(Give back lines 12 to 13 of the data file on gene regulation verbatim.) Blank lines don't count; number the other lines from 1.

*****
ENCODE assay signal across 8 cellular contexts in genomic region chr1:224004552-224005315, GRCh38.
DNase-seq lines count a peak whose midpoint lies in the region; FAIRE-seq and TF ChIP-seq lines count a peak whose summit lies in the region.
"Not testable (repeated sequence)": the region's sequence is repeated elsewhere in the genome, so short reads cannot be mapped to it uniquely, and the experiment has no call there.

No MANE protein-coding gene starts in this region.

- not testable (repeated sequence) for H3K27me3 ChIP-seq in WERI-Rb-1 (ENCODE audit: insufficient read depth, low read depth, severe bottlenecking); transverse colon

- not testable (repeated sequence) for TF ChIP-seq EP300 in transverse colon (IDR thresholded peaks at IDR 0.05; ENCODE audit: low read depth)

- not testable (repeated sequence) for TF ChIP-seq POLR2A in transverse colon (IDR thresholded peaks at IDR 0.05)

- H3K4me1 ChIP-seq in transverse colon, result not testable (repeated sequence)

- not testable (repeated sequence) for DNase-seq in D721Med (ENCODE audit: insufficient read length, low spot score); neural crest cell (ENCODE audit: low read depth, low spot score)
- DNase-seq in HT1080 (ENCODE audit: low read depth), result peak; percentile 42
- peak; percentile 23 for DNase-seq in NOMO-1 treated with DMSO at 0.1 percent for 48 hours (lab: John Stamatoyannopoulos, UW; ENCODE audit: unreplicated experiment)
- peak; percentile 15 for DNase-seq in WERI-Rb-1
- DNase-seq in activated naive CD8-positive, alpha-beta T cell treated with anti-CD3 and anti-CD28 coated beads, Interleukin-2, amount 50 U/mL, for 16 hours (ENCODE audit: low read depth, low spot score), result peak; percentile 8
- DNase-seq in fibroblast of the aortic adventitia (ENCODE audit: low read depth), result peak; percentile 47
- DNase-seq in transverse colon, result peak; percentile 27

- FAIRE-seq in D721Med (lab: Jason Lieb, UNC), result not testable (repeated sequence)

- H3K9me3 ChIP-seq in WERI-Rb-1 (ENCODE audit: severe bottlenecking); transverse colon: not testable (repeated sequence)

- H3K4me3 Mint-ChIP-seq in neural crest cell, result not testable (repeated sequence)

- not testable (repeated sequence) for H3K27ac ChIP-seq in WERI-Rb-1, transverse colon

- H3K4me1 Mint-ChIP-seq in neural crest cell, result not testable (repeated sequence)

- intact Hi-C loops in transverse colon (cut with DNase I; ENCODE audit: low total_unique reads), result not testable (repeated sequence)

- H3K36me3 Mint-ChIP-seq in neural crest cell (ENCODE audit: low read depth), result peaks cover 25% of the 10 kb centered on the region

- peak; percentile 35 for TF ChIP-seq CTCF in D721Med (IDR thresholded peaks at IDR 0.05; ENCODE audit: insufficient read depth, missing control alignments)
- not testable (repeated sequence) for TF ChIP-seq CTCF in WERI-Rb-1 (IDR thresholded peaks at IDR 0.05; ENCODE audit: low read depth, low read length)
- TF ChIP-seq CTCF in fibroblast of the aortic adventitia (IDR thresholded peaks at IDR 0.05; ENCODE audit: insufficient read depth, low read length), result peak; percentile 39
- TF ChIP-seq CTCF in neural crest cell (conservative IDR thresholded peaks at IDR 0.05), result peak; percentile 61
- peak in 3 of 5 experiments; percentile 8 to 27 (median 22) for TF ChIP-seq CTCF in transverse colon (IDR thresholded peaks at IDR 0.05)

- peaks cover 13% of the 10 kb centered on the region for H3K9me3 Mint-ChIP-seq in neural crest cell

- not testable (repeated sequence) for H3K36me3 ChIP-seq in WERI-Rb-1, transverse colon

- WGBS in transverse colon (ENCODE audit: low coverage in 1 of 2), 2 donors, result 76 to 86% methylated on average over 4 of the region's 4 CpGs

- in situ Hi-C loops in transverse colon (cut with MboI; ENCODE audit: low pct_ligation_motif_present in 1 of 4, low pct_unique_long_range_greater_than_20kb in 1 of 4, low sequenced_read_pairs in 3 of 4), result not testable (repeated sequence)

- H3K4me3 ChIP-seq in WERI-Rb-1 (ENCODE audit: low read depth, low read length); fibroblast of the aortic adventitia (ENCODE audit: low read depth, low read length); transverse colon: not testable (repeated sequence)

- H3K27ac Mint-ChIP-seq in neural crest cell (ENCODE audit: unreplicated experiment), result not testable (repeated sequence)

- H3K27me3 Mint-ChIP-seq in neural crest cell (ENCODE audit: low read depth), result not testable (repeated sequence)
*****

- peak; percentile 15 for DNase-seq in WERI-Rb-1
- DNase-seq in activated naive CD8-positive, alpha-beta T cell treated with anti-CD3 and anti-CD28 coated beads, Interleukin-2, amount 50 U/mL, for 16 hours (ENCODE audit: low read depth, low spot score), result peak; percentile 8